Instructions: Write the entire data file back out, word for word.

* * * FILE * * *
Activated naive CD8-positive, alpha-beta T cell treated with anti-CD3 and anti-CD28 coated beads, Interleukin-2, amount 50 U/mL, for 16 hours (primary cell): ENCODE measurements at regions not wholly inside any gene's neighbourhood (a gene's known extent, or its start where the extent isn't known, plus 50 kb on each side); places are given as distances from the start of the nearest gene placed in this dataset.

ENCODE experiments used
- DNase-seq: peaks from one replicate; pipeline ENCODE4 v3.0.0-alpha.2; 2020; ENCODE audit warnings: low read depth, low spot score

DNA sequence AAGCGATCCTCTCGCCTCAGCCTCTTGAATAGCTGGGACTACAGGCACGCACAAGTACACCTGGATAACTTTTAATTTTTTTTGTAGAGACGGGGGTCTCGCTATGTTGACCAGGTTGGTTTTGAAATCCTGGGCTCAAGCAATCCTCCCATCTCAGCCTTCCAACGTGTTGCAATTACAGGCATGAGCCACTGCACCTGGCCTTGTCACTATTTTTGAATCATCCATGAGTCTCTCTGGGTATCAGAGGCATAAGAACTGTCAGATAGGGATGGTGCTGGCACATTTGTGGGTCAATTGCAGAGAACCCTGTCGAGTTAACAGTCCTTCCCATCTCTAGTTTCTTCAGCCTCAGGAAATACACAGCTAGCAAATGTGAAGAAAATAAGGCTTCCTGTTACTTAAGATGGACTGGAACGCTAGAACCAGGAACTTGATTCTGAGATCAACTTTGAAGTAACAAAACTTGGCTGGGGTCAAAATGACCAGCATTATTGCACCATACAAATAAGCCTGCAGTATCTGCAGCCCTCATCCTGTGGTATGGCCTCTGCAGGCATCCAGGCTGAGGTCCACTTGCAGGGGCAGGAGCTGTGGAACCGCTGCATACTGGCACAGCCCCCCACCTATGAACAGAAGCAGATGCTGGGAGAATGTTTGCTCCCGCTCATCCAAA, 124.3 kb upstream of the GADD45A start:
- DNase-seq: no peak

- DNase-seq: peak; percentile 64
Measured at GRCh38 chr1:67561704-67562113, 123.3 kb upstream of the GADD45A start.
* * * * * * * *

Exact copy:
Activated naive CD8-positive, alpha-beta T cell treated with anti-CD3 and anti-CD28 coated beads, Interleukin-2, amount 50 U/mL, for 16 hours (primary cell): ENCODE measurements at regions not wholly inside any gene's neighbourhood (a gene's known extent, or its start where the extent isn't known, plus 50 kb on each side); places are given as distances from the start of the nearest gene placed in this dataset.

ENCODE experiments used
- DNase-seq: peaks from one replicate; pipeline ENCODE4 v3.0.0-alpha.2; 2020; ENCODE audit warnings: low read depth, low spot score

DNA sequence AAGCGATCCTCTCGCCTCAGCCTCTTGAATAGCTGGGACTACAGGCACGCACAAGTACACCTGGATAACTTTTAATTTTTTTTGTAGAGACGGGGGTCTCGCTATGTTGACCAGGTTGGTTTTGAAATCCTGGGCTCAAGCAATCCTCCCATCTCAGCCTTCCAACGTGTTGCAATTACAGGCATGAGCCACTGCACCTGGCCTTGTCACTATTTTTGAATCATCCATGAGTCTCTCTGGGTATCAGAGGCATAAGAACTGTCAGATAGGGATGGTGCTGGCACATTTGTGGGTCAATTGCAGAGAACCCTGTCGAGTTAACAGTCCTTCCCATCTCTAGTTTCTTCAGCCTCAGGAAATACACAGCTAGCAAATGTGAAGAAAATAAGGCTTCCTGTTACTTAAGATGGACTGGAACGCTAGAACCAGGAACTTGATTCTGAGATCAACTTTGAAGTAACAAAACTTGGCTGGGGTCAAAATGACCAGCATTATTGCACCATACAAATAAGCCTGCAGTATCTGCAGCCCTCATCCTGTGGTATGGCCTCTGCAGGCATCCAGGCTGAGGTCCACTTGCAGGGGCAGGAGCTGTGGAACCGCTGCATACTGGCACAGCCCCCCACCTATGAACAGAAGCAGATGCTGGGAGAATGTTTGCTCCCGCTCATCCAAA, 124.3 kb upstream of the GADD45A start:
- DNase-seq: no peak

- DNase-seq: peak; percentile 64
Measured at GRCh38 chr1:67561704-67562113, 123.3 kb upstream of the GADD45A start.